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Hammock Gear Standard Dyneema Fiber Tarp with Doors


The Hammock Gear Standard Dyneema Fiber Tarp with Doors is Dyneema DCF Tarp that only weighs 7.28 ounces. Many hammock hangers (people who use hammocks) like tarps with doors because they provide more wind and weather and tarps with open ends. For example, doors can reduce colder air flowing over, under, and around you. Doors can also increase the amount of usable space under a tarp in blowing rain. However, hammock tarps with doors are significantly heavier than those without so it makes sense to get an ultralight Dyneema hammock tarp with doors for the weight savings it provides.

Pros and Cons of Dyneema DCF

There are pros and cons to all backpacking gear choices, Dyneema DCF. While DCF tarps are strong and lightweight, they’re quite noisy in the rain when it can sound like you’re inside a snare drum. Most DCF shelter material is also fairly transparent so it doesn’t provide much privacy, it doesn’t block daylight from filtering through, and you can “cook” underneath in direct sunlight if you don’t have adequate ventilation.

While potentially troublesome in a ground shelter, these issues are less annoying for a hammock tarp that you’d pitch under the protection and shade of trees. For me, the weight savings outweigh those other concerns, particularly in colder weather when I have to carry extra hammock insulation and wind protection.

Bonded and sewn ridgeline webbing, including a plastic D-ring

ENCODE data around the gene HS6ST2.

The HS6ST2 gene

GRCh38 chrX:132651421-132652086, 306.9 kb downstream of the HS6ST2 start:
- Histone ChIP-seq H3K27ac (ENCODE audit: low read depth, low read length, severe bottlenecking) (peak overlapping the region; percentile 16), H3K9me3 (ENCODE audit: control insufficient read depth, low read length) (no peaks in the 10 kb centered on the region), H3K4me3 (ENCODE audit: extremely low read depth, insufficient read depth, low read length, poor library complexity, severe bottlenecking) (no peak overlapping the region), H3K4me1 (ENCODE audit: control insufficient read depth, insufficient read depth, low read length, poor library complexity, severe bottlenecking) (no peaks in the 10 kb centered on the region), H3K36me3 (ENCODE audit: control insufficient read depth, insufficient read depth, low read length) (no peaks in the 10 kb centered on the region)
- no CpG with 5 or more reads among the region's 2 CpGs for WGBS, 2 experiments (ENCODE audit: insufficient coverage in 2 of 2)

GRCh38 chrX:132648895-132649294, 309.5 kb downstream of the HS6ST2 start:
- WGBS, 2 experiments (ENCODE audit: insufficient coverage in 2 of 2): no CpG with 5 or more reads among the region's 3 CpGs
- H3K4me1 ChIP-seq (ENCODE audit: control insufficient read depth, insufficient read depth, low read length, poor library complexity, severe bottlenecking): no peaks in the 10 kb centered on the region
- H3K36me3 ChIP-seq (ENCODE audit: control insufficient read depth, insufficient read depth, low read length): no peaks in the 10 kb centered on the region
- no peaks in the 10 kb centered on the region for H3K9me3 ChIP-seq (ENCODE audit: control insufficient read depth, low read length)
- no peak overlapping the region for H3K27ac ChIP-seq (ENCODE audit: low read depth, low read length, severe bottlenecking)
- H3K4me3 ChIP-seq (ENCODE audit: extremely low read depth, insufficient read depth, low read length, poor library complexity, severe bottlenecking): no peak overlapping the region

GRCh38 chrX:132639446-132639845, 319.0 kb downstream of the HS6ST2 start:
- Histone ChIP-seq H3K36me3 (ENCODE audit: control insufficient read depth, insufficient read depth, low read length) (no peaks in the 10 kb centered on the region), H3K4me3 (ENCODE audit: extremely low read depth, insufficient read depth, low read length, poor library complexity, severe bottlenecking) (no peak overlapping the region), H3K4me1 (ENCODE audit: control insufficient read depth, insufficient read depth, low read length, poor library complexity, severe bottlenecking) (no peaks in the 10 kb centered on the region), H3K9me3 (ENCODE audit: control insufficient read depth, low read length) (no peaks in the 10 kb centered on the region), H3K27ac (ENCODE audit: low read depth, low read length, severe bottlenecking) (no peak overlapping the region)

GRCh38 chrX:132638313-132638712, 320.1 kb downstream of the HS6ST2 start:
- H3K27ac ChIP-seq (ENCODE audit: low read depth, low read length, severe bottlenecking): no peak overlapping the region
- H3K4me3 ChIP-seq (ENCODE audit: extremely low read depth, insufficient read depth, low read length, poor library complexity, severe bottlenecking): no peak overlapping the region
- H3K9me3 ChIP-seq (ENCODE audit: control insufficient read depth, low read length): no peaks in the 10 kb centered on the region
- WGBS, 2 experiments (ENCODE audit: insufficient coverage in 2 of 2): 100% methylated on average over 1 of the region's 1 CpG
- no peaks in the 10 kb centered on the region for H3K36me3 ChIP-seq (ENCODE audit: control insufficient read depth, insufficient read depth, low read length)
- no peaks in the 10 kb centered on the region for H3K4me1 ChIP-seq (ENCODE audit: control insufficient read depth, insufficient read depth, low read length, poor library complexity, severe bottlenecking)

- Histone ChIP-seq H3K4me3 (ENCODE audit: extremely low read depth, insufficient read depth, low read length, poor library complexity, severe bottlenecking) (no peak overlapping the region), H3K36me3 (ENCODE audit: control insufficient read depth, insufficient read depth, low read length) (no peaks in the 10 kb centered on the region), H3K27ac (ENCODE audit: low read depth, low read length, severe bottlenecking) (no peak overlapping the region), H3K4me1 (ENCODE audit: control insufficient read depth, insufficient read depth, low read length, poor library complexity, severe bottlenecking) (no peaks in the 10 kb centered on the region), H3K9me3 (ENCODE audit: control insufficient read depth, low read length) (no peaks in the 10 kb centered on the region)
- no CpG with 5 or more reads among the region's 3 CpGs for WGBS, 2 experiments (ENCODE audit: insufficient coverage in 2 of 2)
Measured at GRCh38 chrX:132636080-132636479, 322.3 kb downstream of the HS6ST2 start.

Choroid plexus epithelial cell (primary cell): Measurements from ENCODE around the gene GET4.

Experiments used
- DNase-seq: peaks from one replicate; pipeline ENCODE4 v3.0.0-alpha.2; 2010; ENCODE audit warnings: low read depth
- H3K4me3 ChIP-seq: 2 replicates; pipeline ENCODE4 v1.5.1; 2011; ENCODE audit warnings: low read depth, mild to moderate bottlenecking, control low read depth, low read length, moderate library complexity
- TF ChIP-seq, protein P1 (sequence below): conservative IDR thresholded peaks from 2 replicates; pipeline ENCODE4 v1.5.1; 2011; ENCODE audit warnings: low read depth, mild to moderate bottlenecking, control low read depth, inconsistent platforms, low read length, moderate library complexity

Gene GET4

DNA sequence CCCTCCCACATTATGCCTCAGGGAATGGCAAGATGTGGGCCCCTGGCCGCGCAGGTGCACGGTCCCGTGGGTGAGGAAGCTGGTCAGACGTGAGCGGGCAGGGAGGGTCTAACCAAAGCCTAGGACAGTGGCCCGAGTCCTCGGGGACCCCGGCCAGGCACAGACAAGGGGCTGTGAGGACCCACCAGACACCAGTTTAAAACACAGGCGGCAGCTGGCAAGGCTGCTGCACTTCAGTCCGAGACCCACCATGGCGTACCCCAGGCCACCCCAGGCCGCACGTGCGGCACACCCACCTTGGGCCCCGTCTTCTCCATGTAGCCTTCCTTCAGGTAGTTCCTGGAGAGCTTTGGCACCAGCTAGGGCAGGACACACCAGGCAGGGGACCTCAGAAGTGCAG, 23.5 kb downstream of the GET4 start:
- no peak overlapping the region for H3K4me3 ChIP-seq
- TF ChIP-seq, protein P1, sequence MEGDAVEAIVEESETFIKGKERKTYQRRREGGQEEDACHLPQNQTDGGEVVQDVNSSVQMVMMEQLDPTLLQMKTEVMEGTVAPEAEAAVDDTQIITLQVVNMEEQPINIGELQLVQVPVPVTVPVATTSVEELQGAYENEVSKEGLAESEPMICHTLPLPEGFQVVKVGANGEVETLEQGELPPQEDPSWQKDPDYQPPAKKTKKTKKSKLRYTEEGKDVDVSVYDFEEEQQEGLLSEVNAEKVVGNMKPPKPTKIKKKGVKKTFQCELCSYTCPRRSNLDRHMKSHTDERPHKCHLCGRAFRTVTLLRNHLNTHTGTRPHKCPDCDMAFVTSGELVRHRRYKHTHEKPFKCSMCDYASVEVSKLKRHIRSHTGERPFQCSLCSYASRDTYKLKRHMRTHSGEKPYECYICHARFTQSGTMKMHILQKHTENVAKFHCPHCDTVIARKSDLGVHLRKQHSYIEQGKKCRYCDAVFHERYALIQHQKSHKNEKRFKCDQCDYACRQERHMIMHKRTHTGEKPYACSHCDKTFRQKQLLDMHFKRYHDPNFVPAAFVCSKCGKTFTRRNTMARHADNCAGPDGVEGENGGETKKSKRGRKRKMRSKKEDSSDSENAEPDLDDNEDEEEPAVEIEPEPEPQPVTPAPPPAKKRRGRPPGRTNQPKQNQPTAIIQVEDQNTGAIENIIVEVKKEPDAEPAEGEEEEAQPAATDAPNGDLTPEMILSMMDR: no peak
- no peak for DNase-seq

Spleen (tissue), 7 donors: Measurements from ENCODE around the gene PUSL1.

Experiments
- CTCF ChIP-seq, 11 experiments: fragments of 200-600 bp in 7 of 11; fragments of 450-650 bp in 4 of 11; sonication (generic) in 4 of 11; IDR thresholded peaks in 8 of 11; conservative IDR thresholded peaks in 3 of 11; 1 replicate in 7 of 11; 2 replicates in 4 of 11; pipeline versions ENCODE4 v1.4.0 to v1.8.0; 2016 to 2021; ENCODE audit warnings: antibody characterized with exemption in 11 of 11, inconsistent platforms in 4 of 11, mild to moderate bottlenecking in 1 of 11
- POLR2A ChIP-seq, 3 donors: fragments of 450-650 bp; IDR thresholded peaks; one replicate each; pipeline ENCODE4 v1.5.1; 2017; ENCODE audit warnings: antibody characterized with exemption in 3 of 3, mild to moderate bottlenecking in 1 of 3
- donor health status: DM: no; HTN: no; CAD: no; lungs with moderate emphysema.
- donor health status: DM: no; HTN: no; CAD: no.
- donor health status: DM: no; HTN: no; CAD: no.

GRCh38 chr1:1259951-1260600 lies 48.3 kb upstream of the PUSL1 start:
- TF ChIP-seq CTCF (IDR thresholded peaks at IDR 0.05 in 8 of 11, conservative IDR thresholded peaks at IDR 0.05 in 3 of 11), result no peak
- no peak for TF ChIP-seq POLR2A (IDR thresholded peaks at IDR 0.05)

Bonded and sewn ridgeline webbing, including a plastic D-ring. Dutchware Stingerz is extra.


The Hammock Gear Standard Dyneema Fiber Tarp with Doors is made using 0.50 ounce per square yard DCFr. I purchased mine with an 11′ ridgeline (10′ and 12′ are also available.) It is 8’6″ wide with a taper center seam, so no seam sealing is required. The tarp has a total of 14 guy-out points, two on the ridgeline, four on the doors, four on the side corners, and four on the side panels.

The tarp has a catenary cut – note the curved sidewalls and door in the photo above – which help maintain a taught pitch without wrinkles or flapping when compared to a tarp with square corners, and help to further reduce the tarp’s weight since less material is required.

All of the guy-out points have webbing that is bonded and sewn to the tarp to prevent leaks from needle holes and add strength. Hammock Gear also puts D-Rings on all the webbing, large D-Rings on the ridgeline and small beestie D rings on all of the other guy-outs. Beestie D rings can be used to capture a pole tip to create a porch. It’s also easy to use the beesties on the side panels to tie open one or more doors when you want more airflow through the tarp.

Beestie D rings can be used to hold trekking poles tips when pitching the tarp in porch mode.
Beestie D rings are used to hold trekking pole tips when pitching the tarp in porch mode.

I really like the fact that all the plastic hardware is included with the tarp and not something I need to source on my own. But that’s my personal preference. You don’t strictly need D-rings on a tarp if it has webbing loops sewn on. I do find that’s it easier to change suspensions or tensioning systems when they’re attached to a plastic clip rather than to webbing directly, but that’s because I’m always tweaking and experimenting with different gear and situations.

Interior view with doors at far end mostly closed
Interior view with doors at far end mostly closed


I really like the Hammock Gear Standard Dyneema Fiber Tarp with Doors because it’s so lightweight but still fully featured. While not a full four-season tarp like the Hammock Gear Dyneema Fiber Palace, the end doors do help cut down on wind and airflow during the colder shoulder season months when I still want to use a hammock.

I chose to buy this tarp from Hammock Gear because it’s made by hammock enthusiasts for hammock hangers who really understand the needs of their customers. I think that’s an important consideration to keep in mind when choosing specialty camping and backpacking gear.